Where our team excel compared to other practitioners is our ability to look beyond where the pain is. Being able to assess other parts of the body and explore how they relate to the area of pain is key to understanding THE WHY for pain's presence.
If you don't explore and treat the why then issues tend to return
The simplest way to see if we can help is speak to us. We pride ourselves on not up selling, not misleading and offering a no nonsense approach to managing pain and injury.
What you can do to help yourself
You are in a great position to support your health and performance. There are a range of online and in-person support services around that can give you what you need.
Google tends to be the first port of call for people with pain. The trouble with google is that it's great when you know what you're looking for. We use it for a range of information gathering and rehab info, but because we know what we're looking for.
The next issue is sifting through the click baits and "fix this" posts. These aren't specific enough typically and we have seen some wild claims and assumptions. It's not worth the risk!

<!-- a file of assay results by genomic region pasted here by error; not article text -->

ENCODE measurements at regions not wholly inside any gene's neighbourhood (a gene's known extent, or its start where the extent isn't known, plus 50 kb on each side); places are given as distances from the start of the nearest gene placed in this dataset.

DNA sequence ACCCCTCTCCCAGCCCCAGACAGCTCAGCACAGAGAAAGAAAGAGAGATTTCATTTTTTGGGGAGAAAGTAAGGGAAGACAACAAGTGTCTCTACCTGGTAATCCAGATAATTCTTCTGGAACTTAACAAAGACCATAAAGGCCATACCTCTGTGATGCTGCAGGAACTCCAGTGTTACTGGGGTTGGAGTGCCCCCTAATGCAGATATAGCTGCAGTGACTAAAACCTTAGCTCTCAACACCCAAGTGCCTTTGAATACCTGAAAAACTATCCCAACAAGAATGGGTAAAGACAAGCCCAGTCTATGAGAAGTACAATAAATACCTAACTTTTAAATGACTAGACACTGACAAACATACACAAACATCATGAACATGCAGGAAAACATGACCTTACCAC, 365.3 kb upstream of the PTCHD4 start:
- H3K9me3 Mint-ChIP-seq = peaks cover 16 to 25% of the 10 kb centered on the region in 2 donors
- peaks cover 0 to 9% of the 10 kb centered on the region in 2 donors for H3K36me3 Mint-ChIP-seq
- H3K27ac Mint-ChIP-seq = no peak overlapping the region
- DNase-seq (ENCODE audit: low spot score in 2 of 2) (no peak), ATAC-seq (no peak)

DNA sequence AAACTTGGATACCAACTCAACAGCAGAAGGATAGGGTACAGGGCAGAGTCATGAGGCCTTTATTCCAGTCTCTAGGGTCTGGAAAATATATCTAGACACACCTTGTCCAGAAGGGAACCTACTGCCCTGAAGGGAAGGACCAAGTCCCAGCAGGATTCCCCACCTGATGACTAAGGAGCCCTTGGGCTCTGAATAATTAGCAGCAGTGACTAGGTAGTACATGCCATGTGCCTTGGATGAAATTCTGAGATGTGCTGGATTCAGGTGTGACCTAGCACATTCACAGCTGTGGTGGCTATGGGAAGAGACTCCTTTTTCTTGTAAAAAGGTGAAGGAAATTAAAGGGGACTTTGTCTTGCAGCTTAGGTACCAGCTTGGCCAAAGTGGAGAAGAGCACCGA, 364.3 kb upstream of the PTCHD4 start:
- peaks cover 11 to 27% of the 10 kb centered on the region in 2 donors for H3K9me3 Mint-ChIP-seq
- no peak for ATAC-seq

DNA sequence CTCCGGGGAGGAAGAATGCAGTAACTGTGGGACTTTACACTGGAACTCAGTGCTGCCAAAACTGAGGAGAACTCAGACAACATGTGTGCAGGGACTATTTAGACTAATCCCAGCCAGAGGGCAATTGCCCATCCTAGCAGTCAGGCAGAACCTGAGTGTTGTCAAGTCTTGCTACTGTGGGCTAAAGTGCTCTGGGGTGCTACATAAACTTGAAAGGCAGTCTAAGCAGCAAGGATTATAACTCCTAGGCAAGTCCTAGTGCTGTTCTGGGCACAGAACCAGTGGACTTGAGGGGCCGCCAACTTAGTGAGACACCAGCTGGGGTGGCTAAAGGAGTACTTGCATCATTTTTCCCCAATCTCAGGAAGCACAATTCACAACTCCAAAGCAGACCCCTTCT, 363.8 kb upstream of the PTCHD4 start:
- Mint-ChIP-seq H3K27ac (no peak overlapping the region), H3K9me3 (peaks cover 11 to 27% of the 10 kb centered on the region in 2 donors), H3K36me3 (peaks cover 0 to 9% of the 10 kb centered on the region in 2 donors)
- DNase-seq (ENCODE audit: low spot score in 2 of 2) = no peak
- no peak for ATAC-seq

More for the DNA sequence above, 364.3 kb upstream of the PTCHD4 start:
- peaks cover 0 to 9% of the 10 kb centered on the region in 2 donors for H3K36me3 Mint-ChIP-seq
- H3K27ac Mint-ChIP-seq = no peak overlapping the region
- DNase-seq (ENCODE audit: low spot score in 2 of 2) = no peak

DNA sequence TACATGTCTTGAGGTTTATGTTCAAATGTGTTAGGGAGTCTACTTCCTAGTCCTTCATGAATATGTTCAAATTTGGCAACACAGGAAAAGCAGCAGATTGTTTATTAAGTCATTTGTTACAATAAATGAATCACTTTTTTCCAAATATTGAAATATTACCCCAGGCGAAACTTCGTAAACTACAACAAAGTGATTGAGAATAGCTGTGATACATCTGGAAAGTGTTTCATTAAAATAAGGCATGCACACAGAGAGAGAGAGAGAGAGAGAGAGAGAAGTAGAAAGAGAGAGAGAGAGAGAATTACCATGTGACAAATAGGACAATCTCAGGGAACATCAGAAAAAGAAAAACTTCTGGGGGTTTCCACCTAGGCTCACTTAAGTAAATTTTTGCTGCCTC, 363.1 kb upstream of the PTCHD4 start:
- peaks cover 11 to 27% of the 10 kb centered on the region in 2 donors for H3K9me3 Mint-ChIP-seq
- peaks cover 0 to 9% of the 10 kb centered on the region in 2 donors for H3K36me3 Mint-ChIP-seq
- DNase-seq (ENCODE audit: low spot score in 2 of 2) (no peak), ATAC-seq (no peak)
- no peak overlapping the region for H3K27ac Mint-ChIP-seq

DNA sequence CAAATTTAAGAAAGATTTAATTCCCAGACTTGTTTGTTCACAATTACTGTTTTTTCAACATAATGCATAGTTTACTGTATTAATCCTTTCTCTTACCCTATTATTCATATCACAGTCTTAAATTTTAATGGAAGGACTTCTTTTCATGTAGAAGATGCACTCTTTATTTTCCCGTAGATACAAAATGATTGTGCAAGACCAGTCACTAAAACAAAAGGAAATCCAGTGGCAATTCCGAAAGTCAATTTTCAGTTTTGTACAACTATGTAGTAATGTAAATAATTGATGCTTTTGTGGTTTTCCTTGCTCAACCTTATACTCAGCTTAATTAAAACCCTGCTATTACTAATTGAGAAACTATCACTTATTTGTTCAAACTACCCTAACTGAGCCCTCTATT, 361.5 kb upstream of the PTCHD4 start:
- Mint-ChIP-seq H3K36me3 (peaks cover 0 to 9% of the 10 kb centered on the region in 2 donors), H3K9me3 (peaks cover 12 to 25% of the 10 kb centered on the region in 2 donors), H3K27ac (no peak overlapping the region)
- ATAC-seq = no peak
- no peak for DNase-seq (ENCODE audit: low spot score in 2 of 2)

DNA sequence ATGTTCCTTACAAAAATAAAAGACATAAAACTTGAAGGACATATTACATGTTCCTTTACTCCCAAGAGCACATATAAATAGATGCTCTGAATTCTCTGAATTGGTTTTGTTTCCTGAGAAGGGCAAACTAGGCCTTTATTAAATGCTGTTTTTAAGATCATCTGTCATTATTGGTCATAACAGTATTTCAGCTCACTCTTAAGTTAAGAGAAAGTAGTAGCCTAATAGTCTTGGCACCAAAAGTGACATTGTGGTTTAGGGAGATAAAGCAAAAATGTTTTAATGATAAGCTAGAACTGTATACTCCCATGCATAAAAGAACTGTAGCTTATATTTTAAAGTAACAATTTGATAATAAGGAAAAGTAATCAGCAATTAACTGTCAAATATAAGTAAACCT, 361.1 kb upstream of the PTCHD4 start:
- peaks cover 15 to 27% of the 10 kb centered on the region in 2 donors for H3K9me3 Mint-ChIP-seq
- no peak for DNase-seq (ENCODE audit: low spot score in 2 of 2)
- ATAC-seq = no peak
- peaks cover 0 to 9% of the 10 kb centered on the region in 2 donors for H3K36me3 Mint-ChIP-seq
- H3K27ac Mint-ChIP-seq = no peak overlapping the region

Two main questions to ask yourself:
- Am I mobile enough?
- Am I strong enough?
Mobility of tissues and joints is key to ensure your body has less risk of being injured. People who are less mobile tend to be less 'fit' as well. Keeping your body 'stretched out' helps to move your body in a variety of positions and helps create and exercise effect. There is also the mechanical advantage of being able to move your body to meet the demands of your environment.
If your his have restrictions in extension (moving backwards) then other joints need to create the movement that's missing. This typically moves to the low back and in itself create low back pain. This has very little to do with the back and can lead to focusing on misleading areas of issue.
We definitely recommend a more structured form of mobility work. It helps keeps your programme regular and regimented. Mainly as the tissues and joints take weeks and months to show a significant change. This is so important to understand and one of the reasons why people feel stretching an issue doesn't work.
Strength is an area that has been neglected over the years with too many people focusing on separating their sport and traditional gym work. More and more people are understanding that strength and conditioning work is not important but essential to any sports.
If you want to be better at tennis it's not just about making your arms and shoulders stronger, you need to make your whole body stronger as you use your whole body when playing. We recommend you speak with us about a training plan and how this can meet your aims and objectives for your sports or lifestyle.
There are almost too many ways to train, some with higher or lower risks of injury. We won't go into this now as this is whole different topic in itself, but like with the mobility work it needs to be consistent.